The NAD+-mediated self-inhibition mechanism of pro-neurodegenerative SARM1

Abstract

Pathological degeneration of axons disrupts neural circuits and represents one of the hallmarks of neurodegeneration1,2,3,4. Sterile alpha and Toll/interleukin-1 receptor motif-containing protein 1 (SARM1) is a central regulator of this neurodegenerative process5,6,7,8, and its Toll/interleukin-1 receptor (TIR) domain exerts its pro-neurodegenerative action through NADase activity9,10. However, the mechanisms by which the activation of SARM1 is stringently controlled are unclear. Here we report the cryo-electron microscopy structures of full-length SARM1 proteins. We show that NAD+ is an unexpected ligand of the armadillo/heat repeat motifs (ARM) domain of SARM1. This binding of NAD+ to the ARM domain facilitated the inhibition of the TIR-domain NADase through the domain interface. Disruption of the NAD+-binding site or the ARM–TIR interaction caused constitutive activation of SARM1 and thereby led to axonal degeneration. These findings suggest that NAD+ mediates self-inhibition of this central pro-neurodegenerative protein.

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Fig. 1: SARM1TIR is maintained in the inactive state by interacting with SARM1ARM.
Fig. 2: Functional verification of the self-inhibitory interaction between SARM1ARM and SARM1TIR.
Fig. 3: The NAD+-binding site within SARM1ARM.
Fig. 4: The binding of NAD+ to SARM1ARM facilitates the self-inhibition of SARM1.

Data availability

Cryo-EM density maps of SARM1, NAD+-bound SARM1 and NAD+-bound SARM1(E642A) have been deposited in the Electron Microscopy Data Bank (EMDB) under the accession codes EMD-30401, EMD-30402 and EMD-30403. Their atomic coordinates have been deposited in the Protein Data Bank (PDB) under the accession codes 7CM5, 7CM6 and 7CM7. All of the structural models used in this study are accessible in the Protein Data Bank under the following codes: SARM1SAM (6O0S and 6QWV), SARM1TIR (6O0Q), SARM1TIR(G601P) (6O0V), importin-α (1IAL), β-catenin (2BCT), RRS1/RPS4 heterodimer (4C6T) and TLR10 homodimer (2J67). Source data are provided with this paper.

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Acknowledgements

We thank the Cryo-EM platform and the School of Life Sciences of Peking University for cryo-EM data collection. We are grateful to Z. Guo, G. Wang, B. Shao, X. Pei and N. Gao for their help in the cryo-EM experiments and discussion. We thank the National Center for Protein Sciences at Peking University for assistance with the initial exploration of the SARM1–NAD+ binding assay, the liquid chromatography–mass spectrometry experiment and the HPLC analysis. We are indebted to X. Li for critical comments on the manuscript. The computation was supported by the High-Performance Computing Platform of Peking University. This research was funded by the Center for Life Sciences, School of Life Sciences of Peking University and the State Key Laboratory of Membrane Biology of China. The study was also supported by the National Natural Science Foundation of China (to J.Y., nos. 31522024, 31771111 and 31970974).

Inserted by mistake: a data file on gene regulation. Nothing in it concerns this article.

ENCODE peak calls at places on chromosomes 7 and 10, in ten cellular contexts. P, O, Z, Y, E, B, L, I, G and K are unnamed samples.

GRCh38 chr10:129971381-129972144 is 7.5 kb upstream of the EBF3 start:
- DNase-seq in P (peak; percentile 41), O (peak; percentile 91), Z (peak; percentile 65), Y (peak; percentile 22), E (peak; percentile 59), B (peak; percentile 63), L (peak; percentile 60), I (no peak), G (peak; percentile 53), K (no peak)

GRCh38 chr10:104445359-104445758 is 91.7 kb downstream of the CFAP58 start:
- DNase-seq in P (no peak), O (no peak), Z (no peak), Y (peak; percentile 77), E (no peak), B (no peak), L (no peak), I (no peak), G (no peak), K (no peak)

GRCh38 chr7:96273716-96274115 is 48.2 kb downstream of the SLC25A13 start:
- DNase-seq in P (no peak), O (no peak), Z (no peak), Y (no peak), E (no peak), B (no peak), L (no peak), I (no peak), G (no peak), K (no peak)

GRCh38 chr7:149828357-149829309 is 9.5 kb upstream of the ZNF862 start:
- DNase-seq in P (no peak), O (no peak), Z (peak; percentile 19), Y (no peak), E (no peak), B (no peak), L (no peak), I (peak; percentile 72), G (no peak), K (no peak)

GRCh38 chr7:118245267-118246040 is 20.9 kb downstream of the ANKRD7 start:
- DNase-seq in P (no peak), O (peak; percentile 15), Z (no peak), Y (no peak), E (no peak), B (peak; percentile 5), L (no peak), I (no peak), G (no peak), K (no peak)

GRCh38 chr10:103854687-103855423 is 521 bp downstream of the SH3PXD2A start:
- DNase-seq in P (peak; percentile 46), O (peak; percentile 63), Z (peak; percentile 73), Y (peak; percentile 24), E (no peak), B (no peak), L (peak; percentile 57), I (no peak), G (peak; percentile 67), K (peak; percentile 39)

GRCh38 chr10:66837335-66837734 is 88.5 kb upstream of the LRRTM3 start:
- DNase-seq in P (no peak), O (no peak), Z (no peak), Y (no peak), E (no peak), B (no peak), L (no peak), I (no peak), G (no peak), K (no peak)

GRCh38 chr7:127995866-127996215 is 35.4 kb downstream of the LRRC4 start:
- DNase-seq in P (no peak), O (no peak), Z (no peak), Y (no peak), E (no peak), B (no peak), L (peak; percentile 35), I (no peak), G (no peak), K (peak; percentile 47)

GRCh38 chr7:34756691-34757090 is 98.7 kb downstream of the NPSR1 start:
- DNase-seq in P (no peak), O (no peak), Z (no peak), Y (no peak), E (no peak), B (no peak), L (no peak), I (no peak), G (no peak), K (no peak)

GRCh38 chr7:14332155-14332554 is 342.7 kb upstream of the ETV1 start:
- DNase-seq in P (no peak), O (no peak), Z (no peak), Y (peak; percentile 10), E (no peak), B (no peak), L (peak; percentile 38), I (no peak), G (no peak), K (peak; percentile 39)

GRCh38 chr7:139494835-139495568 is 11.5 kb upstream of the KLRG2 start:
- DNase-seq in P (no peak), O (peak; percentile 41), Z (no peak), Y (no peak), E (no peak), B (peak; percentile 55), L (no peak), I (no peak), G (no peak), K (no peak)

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Authors

Contributions

Y.J. and Z.Z. performed all of the cloning and cell cultures. Y.J. prepared all of the protein samples, performed data collection for cryo-EM samples and carried out the NAD+ cleavage assay. Z.Z. processed the cryo-EM data, and built and refined the structural models. Z.Z. and C.-H.L. analysed the structures. J.Y. and T.L. performed the experiments with cultured neurons. Q.C. carried out the MST analysis. Z.Z., J.Y. and C.-H.L. wrote and revised the manuscript with input and support from all co-authors.

Corresponding authors

Correspondence to Jing Yang or Zhe Zhang.

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The authors declare no competing interests.

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Peer review information Nature thanks Andrew Bowie, Liang Tong and the other, anonymous, reviewer(s) for their contribution to the peer review of this work. Peer reviewer reports are available.

Publisher’s note Springer Nature remains neutral with regard to jurisdictional claims in published maps and institutional affiliations.